Beat The Heat

By MWB Desk

How to stay cool without air-conditioning

September has brought a few showers to cool us down, but we’re still not clear of the hot and heavy weather. If the load-shedding and your electricity bills are giving you a migraine, you might want to try out a few tips to help you cope.

Move the air

Stand fans are surprisingly effective at cooling down a room, and actually don’t draw much electricity. The added bonus to having one of these droning fans is that if you live in an area that sees a lot of construction, they produce some comforting white noise.

If you’re working in a space that can’t accommodate a big stand fan, invest in a small desk fan. The goal here is to get air moving around you, to lower perceived temperatures.

The right time

Wait to run heavy household appliances until the cooler parts of the day, such as the early morning or after sunset. Dishwashers, washing machines, dryers, and ovens all generate heat that spills into the rest of your home.

Photo: Kelly Sikkema, Piret Ilver

Let there be light

We know they’re more romantic, but if you need another reason to replace your filament-style light bulbs with LED bulbs, do it for the sake of keeping your cool. Energy-efficient LED bulbs generate far less heat, and they’ll lower your electric bill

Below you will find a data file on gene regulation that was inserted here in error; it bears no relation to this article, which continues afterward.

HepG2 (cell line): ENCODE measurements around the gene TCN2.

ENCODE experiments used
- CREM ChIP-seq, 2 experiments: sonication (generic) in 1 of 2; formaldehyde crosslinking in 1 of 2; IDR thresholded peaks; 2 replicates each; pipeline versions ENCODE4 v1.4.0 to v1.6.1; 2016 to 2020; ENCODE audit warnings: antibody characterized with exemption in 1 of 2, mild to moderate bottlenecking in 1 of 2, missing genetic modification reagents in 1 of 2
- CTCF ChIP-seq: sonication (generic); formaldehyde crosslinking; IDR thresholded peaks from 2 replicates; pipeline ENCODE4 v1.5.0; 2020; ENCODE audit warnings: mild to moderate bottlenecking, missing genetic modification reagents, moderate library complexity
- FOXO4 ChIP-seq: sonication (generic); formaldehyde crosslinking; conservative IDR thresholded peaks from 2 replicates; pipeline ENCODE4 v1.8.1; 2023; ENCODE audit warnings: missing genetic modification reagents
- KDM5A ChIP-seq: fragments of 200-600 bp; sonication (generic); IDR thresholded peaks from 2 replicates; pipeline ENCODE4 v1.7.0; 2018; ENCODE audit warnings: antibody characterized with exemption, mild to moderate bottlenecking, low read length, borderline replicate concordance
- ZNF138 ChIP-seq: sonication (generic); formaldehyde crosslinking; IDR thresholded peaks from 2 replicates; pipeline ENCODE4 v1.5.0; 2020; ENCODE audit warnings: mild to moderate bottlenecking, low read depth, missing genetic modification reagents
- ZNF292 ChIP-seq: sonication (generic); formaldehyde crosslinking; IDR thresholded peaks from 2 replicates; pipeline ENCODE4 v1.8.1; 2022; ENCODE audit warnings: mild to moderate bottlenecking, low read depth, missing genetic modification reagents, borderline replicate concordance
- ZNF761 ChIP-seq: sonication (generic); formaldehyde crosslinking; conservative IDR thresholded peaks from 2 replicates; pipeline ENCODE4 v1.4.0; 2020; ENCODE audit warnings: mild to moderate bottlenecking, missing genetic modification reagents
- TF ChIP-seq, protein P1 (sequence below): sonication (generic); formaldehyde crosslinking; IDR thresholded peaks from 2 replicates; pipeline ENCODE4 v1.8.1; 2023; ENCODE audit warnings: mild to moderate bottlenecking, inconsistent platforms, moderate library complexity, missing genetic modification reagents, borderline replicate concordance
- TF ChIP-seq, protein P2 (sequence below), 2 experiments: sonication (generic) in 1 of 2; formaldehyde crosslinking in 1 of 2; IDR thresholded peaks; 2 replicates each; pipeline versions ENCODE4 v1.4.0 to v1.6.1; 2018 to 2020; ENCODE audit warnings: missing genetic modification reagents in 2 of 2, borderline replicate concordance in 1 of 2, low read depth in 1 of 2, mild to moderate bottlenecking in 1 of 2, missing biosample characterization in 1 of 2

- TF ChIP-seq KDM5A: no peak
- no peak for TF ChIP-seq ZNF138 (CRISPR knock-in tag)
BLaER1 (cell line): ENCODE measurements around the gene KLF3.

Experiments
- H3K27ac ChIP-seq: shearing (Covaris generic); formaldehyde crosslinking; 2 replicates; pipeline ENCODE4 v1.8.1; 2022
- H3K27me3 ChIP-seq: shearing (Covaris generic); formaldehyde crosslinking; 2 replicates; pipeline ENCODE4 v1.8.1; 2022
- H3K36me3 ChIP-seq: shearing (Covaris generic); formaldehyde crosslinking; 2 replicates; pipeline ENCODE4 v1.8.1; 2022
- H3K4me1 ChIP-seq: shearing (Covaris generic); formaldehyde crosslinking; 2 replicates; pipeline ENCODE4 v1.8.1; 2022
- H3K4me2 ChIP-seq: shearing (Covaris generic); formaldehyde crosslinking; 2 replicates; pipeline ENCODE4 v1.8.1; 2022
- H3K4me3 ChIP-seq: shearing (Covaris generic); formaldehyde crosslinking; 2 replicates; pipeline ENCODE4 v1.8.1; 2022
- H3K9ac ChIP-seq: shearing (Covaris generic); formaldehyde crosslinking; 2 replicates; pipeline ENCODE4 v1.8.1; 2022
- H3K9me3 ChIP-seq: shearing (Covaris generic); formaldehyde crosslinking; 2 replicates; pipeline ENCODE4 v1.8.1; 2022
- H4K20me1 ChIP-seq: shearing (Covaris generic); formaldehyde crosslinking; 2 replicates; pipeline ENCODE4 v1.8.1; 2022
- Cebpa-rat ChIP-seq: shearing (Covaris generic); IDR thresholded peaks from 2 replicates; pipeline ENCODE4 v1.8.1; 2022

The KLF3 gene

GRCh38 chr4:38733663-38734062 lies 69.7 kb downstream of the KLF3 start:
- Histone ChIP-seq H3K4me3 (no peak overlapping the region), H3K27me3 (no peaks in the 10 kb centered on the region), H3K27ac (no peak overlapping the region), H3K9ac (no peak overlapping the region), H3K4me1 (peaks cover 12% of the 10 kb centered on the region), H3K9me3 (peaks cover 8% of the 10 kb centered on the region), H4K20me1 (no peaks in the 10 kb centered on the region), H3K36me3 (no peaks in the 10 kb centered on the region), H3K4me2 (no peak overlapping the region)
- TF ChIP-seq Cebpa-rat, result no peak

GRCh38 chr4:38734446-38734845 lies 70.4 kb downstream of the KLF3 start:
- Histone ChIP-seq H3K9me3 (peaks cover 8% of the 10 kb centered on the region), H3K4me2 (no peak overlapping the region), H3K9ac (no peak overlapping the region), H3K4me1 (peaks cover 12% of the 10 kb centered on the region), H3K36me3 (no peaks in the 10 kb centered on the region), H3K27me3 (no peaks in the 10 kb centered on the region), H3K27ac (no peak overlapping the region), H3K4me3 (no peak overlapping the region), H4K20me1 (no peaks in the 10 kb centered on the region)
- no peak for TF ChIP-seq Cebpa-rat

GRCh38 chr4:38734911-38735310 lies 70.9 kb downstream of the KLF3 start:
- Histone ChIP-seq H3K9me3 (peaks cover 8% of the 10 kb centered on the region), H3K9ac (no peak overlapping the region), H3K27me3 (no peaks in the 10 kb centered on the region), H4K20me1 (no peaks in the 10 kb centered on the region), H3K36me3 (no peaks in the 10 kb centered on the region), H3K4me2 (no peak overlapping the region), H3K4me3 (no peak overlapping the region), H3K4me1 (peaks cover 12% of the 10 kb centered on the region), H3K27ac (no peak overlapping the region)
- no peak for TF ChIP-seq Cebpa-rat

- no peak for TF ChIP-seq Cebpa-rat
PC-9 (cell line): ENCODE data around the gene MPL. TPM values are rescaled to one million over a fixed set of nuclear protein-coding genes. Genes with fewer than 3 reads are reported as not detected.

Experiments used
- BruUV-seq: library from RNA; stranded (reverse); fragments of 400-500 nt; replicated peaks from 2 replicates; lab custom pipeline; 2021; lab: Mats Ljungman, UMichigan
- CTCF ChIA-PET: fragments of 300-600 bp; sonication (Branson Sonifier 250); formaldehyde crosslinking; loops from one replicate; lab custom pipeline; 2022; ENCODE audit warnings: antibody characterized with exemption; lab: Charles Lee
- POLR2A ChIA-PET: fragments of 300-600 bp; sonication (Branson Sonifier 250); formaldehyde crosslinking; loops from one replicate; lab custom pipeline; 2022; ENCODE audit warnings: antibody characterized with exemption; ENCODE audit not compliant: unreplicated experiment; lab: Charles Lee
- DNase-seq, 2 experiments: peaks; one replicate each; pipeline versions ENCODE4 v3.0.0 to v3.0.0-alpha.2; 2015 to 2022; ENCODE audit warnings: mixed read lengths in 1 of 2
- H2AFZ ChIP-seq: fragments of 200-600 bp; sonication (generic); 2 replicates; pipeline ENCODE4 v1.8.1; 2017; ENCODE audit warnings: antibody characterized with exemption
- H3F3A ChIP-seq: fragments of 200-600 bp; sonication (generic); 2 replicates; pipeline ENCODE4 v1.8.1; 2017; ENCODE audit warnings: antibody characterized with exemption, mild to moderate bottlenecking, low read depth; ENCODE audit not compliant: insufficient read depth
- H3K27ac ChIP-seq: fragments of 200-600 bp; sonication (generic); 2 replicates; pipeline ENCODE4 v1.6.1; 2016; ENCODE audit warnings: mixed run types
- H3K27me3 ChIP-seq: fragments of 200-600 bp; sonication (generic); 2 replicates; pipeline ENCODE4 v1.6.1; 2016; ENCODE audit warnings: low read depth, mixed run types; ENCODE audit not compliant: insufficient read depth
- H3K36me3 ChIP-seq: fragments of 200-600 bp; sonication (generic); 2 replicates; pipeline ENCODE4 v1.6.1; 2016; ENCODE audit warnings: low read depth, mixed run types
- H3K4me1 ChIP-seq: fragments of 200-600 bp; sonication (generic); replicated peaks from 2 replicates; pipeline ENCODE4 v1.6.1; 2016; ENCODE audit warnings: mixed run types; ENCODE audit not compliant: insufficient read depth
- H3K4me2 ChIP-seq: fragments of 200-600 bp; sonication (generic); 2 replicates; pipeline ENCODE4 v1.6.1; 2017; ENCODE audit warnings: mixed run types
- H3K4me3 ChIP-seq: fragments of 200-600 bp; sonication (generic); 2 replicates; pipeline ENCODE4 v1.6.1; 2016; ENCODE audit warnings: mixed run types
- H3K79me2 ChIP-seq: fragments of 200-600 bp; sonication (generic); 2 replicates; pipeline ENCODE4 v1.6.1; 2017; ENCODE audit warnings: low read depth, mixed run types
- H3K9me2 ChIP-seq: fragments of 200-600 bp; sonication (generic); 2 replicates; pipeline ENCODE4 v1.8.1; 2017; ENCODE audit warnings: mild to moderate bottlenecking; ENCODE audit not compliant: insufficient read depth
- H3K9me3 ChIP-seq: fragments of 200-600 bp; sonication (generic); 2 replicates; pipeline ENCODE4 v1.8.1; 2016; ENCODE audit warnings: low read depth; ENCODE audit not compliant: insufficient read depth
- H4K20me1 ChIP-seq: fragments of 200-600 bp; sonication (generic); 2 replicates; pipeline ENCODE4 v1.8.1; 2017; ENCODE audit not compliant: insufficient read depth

More than water

That you need to up your water intake is a no-brainer; the more you sweat, the more you’ll need to hydrate to replenish yourself. As you sweat, however, you’re losing more than just water. Electrolytes are minerals in your body such as sodium and potassium that have an electric charge, and your body needs them to function. When you sweat them out, you have to replace them.

Early in the day, drink plain water. As you begin to sweat more heavily, switch to drinks containing electrolytes to replenish those you’ve sweated out: coconut water, or electrolyte drinks such as Pocari Sweat or Gatorade. 

Photo: Alan Carrillo

A case for salt

Plain water, on an empty stomach, speeds through the body. What this means is that when your digestive system recognizes that there are no nutrients to absorb from the water, it gives the green light to pass through the body as fast as it wants. 

Any kind of food can help, from fresh fruit to a snack bar. But the best is salty food, which helps absorb and hold onto the water you drink. If you have a history of kidney disease in the family, however, consult a nutritionist about the right intake amount for you.

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